The race to fill the lone Montana House seat vacated by Rep. Ryan Zinke, who was named interior secretary, just got a lot more interesting.

Already considered too close to call by both sides, GOP candidate Gianforte was involved in an altercation with a reporter for the ultra-liberal Guardian newspaper, where eyewitnesses say the tech millionaire body-slammed the journalist and began to punch him.

Fox News employees witnessed the attack:

As part of our preparation for a story about Thursday's special election to air on "Special Report with Bret Baier," we arranged interviews with the top two candidates, Republican Greg Gianforte and Democrat Rob Quist. On Wednesday, I joined field producer Faith Mangan and photographer Keith Railey in Bozeman for our scheduled interview with Gianforte, which was to take place at the Gianforte for Congress Bozeman Headquarters.

Faith, Keith and I arrived early to set up for the interview in a room adjacent to another room where a volunteer BBQ was to take place. As the time for the interview neared, Gianforte came into the room. We exchanged pleasantries and made small talk about restaurants and Bozeman.

During that conversation, another man – who we now know is Ben Jacobs of The Guardian – walked into the room with a voice recorder, put it up to Gianforte's face and began asking if he had a response to the newly released Congressional Budget Office report on the American Health Care Act. Gianforte told him he would get to him later. Jacobs persisted with his question. Gianforte told him to talk to his press guy, Shane Scanlon.

At that point, Gianforte grabbed Jacobs by the neck with both hands and slammed him into the ground behind him. Faith, Keith and I watched in disbelief as Gianforte then began punching the reporter. As Gianforte moved on top of Jacobs, he began yelling something to the effect of, "I'm sick and tired of this!"

Jacobs scrambled to his knees and said something about his glasses being broken. He asked Faith, Keith and myself for our names. In shock, we did not answer. Jacobs then said he wanted the police called and went to leave. Gianforte looked at the three of us and repeatedly apologized. At that point, I told him and Scanlon, who was now present, that we needed a moment. The men then left.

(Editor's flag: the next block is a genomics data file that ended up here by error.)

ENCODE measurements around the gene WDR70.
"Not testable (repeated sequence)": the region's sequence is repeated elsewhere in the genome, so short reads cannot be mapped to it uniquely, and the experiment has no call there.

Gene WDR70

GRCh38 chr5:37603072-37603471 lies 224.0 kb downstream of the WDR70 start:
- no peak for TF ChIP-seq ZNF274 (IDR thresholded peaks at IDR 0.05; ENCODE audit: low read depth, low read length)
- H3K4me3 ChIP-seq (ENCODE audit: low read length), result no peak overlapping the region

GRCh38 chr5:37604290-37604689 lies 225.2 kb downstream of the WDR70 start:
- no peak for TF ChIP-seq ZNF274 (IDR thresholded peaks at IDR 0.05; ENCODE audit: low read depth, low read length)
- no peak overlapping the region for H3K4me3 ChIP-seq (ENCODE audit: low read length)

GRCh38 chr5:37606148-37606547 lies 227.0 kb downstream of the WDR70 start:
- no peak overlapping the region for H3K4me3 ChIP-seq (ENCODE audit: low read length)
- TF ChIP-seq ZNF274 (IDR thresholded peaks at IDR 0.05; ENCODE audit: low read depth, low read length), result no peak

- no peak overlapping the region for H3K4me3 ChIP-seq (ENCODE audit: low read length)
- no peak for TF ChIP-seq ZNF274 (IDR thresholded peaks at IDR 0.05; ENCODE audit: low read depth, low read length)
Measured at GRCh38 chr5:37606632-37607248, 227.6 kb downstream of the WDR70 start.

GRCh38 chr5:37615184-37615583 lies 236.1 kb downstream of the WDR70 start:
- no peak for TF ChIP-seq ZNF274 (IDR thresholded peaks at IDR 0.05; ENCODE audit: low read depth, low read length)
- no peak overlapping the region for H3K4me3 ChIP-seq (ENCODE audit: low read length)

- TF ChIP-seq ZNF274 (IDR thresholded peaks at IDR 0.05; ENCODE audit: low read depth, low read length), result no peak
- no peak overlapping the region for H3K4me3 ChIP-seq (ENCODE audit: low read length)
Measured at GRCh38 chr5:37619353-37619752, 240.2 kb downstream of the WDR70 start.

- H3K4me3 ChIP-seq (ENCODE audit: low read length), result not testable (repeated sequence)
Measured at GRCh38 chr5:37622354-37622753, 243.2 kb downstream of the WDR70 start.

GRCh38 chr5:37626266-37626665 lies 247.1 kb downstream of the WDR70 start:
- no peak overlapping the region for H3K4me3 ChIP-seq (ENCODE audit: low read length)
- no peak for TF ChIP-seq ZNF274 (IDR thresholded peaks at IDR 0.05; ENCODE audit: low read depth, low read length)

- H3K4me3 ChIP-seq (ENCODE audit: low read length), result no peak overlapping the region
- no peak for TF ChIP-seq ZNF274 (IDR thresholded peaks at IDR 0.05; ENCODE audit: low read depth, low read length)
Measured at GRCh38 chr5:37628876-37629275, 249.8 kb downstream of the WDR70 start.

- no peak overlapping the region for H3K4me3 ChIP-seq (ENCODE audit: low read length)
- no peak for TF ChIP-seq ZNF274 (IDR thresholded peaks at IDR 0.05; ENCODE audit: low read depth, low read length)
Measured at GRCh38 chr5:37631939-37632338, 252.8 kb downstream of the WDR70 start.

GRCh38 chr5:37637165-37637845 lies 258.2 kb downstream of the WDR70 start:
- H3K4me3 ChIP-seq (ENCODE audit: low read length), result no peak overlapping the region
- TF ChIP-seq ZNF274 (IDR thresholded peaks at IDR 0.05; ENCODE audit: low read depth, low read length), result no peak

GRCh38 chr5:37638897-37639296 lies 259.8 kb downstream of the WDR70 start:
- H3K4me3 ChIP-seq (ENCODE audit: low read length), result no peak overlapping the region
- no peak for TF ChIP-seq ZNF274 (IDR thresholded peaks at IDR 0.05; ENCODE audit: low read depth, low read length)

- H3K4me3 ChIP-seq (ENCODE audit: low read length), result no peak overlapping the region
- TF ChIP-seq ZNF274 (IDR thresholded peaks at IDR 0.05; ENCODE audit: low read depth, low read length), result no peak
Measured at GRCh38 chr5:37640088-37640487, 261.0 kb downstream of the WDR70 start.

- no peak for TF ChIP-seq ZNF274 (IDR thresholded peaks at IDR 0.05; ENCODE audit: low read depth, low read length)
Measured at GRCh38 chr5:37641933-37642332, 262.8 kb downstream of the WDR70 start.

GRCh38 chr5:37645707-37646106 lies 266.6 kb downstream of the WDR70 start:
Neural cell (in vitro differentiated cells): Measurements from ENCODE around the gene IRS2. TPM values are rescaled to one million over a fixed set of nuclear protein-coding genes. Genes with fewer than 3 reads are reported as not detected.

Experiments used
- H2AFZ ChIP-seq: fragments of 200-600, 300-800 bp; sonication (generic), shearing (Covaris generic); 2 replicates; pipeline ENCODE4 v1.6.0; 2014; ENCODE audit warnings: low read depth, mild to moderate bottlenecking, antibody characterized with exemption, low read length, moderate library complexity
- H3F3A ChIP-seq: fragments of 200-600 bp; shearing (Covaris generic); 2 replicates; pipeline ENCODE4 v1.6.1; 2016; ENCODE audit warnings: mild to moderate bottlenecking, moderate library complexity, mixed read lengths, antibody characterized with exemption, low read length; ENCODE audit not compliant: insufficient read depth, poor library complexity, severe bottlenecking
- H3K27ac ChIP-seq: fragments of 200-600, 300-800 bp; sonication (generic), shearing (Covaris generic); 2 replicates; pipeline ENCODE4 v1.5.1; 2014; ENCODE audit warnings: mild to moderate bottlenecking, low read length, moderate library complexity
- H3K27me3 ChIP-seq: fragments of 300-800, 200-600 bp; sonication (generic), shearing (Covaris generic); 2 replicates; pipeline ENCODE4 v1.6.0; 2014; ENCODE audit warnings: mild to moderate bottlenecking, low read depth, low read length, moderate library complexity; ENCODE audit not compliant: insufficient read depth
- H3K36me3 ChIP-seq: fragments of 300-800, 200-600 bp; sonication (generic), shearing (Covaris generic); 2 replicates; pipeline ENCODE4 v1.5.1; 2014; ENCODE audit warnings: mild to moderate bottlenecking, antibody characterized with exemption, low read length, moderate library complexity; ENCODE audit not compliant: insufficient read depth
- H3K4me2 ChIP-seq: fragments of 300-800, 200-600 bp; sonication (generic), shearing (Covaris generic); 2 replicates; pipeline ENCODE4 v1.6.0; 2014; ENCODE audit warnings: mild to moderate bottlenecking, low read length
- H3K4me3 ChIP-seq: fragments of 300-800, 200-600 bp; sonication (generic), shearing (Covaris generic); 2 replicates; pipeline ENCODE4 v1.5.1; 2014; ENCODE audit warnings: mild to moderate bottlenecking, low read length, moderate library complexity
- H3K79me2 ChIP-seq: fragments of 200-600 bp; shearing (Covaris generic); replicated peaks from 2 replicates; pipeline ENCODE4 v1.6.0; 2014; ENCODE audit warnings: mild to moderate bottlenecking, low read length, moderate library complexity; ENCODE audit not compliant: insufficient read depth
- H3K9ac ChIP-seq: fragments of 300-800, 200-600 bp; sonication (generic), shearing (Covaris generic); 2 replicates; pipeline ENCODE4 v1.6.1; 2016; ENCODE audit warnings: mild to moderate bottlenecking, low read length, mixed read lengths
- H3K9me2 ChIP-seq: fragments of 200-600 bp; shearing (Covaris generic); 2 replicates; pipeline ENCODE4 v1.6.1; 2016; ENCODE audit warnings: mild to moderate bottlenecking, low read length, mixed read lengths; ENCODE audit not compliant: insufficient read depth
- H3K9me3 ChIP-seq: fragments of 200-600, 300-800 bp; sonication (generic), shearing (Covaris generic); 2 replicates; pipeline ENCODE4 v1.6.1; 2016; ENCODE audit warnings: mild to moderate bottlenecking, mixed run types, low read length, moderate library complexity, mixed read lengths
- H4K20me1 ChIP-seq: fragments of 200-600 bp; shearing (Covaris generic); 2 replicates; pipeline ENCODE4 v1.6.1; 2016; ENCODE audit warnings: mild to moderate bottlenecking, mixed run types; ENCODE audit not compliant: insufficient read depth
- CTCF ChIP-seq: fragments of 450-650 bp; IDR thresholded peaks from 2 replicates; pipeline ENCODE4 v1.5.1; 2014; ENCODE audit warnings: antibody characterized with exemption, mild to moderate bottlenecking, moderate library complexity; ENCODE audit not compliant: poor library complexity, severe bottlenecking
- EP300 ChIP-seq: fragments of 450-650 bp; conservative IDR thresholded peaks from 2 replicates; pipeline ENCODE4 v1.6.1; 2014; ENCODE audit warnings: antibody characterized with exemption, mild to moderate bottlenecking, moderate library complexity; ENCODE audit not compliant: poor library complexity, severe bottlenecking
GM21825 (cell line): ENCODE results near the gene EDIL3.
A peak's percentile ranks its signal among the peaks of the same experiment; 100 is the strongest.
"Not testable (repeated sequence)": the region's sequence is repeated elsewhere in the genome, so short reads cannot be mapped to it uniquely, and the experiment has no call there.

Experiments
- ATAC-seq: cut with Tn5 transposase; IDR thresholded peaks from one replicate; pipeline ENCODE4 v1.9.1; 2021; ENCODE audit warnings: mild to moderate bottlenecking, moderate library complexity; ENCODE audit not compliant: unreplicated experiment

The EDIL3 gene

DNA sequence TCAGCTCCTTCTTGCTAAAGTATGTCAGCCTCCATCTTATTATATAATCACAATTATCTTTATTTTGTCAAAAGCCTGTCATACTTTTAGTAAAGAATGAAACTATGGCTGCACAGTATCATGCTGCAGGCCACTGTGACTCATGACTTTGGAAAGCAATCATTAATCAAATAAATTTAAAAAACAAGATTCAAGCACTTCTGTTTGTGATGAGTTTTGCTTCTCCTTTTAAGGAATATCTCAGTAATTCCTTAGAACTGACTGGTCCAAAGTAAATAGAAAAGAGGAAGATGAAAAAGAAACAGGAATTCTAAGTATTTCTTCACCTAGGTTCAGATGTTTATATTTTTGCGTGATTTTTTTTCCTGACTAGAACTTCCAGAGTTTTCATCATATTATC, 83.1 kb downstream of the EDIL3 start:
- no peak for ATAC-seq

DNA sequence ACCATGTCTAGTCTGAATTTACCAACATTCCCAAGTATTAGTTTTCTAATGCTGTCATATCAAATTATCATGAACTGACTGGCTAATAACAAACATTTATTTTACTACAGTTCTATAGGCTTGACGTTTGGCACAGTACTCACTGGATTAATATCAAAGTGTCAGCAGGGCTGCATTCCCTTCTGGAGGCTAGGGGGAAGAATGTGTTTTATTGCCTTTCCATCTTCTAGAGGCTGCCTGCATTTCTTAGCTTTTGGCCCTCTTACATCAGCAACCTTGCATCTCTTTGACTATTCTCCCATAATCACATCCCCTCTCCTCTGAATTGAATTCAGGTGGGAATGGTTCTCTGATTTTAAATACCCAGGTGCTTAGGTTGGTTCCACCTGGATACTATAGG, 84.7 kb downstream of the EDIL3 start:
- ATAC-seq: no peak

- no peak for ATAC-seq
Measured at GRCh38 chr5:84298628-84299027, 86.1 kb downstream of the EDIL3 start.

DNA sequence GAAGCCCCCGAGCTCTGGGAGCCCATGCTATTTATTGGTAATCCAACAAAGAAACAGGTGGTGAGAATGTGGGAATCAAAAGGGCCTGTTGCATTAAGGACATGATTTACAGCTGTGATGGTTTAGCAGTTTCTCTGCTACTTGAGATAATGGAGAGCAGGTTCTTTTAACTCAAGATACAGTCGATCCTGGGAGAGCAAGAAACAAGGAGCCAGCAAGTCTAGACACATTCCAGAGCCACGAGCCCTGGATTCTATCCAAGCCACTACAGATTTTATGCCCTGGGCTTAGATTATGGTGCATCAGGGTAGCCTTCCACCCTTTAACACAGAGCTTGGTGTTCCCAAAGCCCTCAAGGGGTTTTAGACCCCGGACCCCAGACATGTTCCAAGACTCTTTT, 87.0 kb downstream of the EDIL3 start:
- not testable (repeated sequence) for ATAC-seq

There's no doubt the Guardian reporter was being obnoxious and violated journalistic ethics by trying to horn in on an interview scheduled by another media outlet.  "Getting the story" does not include trying to prevent other journalists from doing their jobs.

But Gianforte had absolutely no call to attack Jacobs, no matter how obnoxious his behavior or arrogant his demeanor.  In a civil society, it simply can't be tolerated.

Will Gianforte suffer politically for the attack?

A few years ago, it would have ended his campaign.  But this is the age of Trump, where voters tend to look at the faults and foibles of candidates in an entirely different light.  There may even be some Montana voters who approve of Gianforte's assault on a liberal reporter. 

Several Montana newspapers have withdrawn their endorsement of Gianforte.  But since any newspaper endorsement is virtually ignored by the voters, it hardly matters. 

Two years ago, I would have confidently predicted the demise of Gianforte's campaign.  But today...who knows?  The Republican's problem is that even if it costs him only a few votes, in a close race, that may be decisive.  I think it's safe to say Gianforte didn't do himself any favors with his body-slamming a liberal journalist.

RECENT VIDEOS